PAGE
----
Brooklyn Nets, Not the NY Knicks, Are NYC's Top NBA Team

Mike RaffoneCorrespondent IINovember 16, 2012

NY Knicks' Carmelo Anthony's scoring and rebounding have propelled the Knicks to the top of this year's NBA standings.
NY Knicks' Carmelo Anthony's scoring and rebounding have propelled the Knicks to the top of this year's NBA standings.Elsa/Getty Images

Basketball fans in the Big Apple are buzzing about the New York Knicks' red-hot start to this year's NBA season.

Victories over 2012 NBA Champion Miami Heat, perennial powerhouse San Antonio Spurs and three other 2012 NBA playoff teams have packed Madison Square Garden and pumped excitement into the basketball-loving metropolis longing for its Knicks to return to NBA prominence.

Despite fast-breaking to the best record in the NBA to date, the Knicks aren't the best professional team in New York City's five boroughs.

Only a short subway ride away across the East River, the Brooklyn Nets will eventually surpass the Knicks in the NBA Atlantic Division standings and brandish bragging rights in the sparkling new Barclays Center as Gotham's top roundball squad.

Certainly the Knicks have broken out of the gate this season as world beaters. The drubbing of the Heat on opening night and the recent, thrilling fourth-quarter comeback from an eight point deficit against the Spurs proved that the Knicks are worthy to sit atop the NBA standings, at least for now.

However, expect Father Time to eventually have his way, as he usually does, and slow this Knicks early-season A Train Express, of sorts.

Further into the season, the aging legs of Jason Kidd (18-year vet), Marcus Camby (16-year vet), Kurt Thomas (17-year vet) and Rasheed Wallace (15-year vet) will tire noticeably. 2012 Summer Olympians Carmelo Anthony (9-year vet) and Tyson Chandler (11-year vet) have enjoyed little rest since the end of last year's NBA campaign and also risk getting tired. Shots will fall short, rebounds will be uncollected and defensive stops will be less frequent. The oldish Knicks will ultimately succumb to other youngish teams, like the Nets, as the season progresses.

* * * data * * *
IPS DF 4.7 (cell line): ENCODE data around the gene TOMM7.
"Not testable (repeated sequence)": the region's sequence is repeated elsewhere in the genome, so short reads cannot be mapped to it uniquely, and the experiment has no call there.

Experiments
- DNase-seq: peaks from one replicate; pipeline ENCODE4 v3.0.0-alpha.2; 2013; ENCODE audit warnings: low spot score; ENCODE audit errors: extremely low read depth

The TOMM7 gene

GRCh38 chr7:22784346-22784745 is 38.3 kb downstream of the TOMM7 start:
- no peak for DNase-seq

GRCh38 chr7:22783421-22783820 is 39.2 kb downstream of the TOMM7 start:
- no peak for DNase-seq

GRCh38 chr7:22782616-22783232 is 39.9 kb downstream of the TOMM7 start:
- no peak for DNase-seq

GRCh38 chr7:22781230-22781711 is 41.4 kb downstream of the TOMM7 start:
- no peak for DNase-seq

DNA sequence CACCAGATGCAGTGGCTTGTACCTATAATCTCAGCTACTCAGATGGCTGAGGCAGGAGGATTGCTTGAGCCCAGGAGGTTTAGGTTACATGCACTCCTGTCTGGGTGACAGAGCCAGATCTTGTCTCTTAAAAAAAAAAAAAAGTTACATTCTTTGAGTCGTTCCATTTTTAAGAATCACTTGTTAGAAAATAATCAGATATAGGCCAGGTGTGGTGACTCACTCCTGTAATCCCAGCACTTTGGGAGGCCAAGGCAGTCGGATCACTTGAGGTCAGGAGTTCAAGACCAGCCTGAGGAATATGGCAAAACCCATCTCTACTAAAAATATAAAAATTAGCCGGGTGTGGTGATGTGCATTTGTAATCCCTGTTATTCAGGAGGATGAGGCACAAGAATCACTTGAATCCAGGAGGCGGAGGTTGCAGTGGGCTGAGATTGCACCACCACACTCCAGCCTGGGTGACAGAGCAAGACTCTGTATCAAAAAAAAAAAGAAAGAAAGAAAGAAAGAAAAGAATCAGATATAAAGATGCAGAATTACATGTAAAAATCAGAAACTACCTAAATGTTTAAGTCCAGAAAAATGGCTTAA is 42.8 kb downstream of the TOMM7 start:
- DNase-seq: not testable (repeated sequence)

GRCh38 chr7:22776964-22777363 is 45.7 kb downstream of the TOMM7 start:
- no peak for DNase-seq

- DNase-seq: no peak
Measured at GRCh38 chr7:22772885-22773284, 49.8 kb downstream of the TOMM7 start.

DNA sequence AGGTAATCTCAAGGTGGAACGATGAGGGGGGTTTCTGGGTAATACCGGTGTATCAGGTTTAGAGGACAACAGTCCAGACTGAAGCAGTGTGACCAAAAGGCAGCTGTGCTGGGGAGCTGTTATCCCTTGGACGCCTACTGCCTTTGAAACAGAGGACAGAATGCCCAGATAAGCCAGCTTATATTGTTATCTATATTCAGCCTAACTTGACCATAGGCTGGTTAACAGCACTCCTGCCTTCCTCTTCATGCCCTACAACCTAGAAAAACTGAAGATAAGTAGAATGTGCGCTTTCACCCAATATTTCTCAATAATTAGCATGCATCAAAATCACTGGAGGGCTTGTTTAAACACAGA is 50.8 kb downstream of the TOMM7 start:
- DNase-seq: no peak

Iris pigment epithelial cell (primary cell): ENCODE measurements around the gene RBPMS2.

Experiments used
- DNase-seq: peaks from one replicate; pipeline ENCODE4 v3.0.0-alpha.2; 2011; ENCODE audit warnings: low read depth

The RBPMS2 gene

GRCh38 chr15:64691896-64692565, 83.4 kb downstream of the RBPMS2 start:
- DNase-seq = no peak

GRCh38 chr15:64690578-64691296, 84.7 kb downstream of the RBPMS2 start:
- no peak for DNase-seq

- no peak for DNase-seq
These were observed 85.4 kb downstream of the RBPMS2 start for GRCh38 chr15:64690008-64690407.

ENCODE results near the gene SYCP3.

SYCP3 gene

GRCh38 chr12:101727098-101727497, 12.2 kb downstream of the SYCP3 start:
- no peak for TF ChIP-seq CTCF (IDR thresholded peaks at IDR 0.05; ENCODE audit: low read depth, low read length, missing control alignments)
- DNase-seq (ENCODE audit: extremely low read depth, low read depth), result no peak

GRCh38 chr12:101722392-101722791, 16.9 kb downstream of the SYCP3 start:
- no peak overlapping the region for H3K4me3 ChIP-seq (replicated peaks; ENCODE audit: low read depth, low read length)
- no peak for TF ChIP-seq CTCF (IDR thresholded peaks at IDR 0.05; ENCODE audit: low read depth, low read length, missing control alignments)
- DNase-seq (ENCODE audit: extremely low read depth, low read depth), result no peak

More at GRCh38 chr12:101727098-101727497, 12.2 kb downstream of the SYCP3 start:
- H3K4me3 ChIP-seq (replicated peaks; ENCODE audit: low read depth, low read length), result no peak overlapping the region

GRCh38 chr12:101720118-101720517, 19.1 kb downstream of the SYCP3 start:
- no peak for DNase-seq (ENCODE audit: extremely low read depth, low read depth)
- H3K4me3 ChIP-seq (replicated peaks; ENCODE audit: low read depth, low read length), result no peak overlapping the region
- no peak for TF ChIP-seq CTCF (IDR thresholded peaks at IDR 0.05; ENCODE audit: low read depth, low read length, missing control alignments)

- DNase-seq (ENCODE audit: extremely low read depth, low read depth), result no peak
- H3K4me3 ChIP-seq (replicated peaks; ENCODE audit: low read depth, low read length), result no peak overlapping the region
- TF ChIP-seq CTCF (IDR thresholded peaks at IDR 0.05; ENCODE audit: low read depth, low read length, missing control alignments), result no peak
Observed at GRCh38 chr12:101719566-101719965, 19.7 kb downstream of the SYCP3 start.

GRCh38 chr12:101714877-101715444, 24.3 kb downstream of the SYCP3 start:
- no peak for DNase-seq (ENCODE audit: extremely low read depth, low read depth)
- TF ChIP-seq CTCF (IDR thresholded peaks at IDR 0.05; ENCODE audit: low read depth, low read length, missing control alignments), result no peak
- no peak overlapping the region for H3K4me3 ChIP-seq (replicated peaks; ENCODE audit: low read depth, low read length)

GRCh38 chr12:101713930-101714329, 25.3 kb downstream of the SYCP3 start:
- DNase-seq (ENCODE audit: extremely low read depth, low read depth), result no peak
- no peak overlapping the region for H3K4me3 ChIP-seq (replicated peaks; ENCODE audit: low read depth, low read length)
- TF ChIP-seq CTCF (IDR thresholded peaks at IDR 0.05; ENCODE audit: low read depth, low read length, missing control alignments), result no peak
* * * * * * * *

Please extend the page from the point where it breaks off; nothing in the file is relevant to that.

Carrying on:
When wild-card, injured Amar'e Stoudemire is added back into the rotation, the Knicks' current chemistry will fritter away as quickly as you can say, "Carmelo Anthony couldn't get along or share the New York spotlight and total touches with Jeremy Lin either!"

Don't forget that mercurial J.R. Smith has historically been more like Rasheed Wallace (why on Earth would the Knicks sign him?) than the brilliant sixth man he's shown so far into this short season. 

Raymond Felton will no longer have his way unhindered to the basket when opposing squads realize he's not a shot threat.

And lastly, Mike Woodson has performed admirably to date, but his NBA coaching career hasn't earned him any rings yet. It'll be curious to watch if the respected Woodson can marshal the resources of the old steeds to play like thoroughbreds, while mentoring younger players and maintaining a locker room harmony that was absent last year.

I applaud the Knicks' quick start and am equally energized by the buzz in the Big Apple. But, don't count on the Knicks progressing past the first round of the playoffs. Instead, watch them slowly fall from the top spot in the NBA standings like the giant ball in Times Square on New Year's Eve.

On the other side of the Brooklyn Bridge, technically in the same city, witness the new-look Nets rise like a phoenix from the ashes of the past and emerge, like the Barclays Center, as the hottest thing in Gotham.

The Nets are led by the best all-around guard in the league, Deron Williams. The Nets' new owner has spent liberally in the offseason to surround Williams with a team that could face Miami in the Eastern Conference Finals.

Kris Humphries is no longer the punch line in a Kim Kardashian joke as his outstanding rebounding and defense are critical in the team's success.


Brooke Lopez has lived up to Shaquille O'Neal's preseason prediction as one of the NBA's top centers along with Dwight Howard and Marc Gasol.

Joe Johnson hasn't found his form yet, but this former NBA All-Star's stroke will help open up lanes for Williams to probe and Lopez to maneuver.

Gerald Wallace is the injured wild card that could pay huge dividends and determine just how deep the Nets advance into this year's NBA postseason. Wallace's freakish athleticism, fearlessness on the boards and intangible leadership qualities will serve the Brooklyn team well.

And lastly, the even-tempered, basketball-smart Avery Johnson will guide the reborn Nets further into the playoffs.

Yes, the Knicks have begun the year red hot and are worthy of all the attention they've received. However, they're not New York City's top NBA team. In June 2013, pick up any paper and read the sports page to prove my point.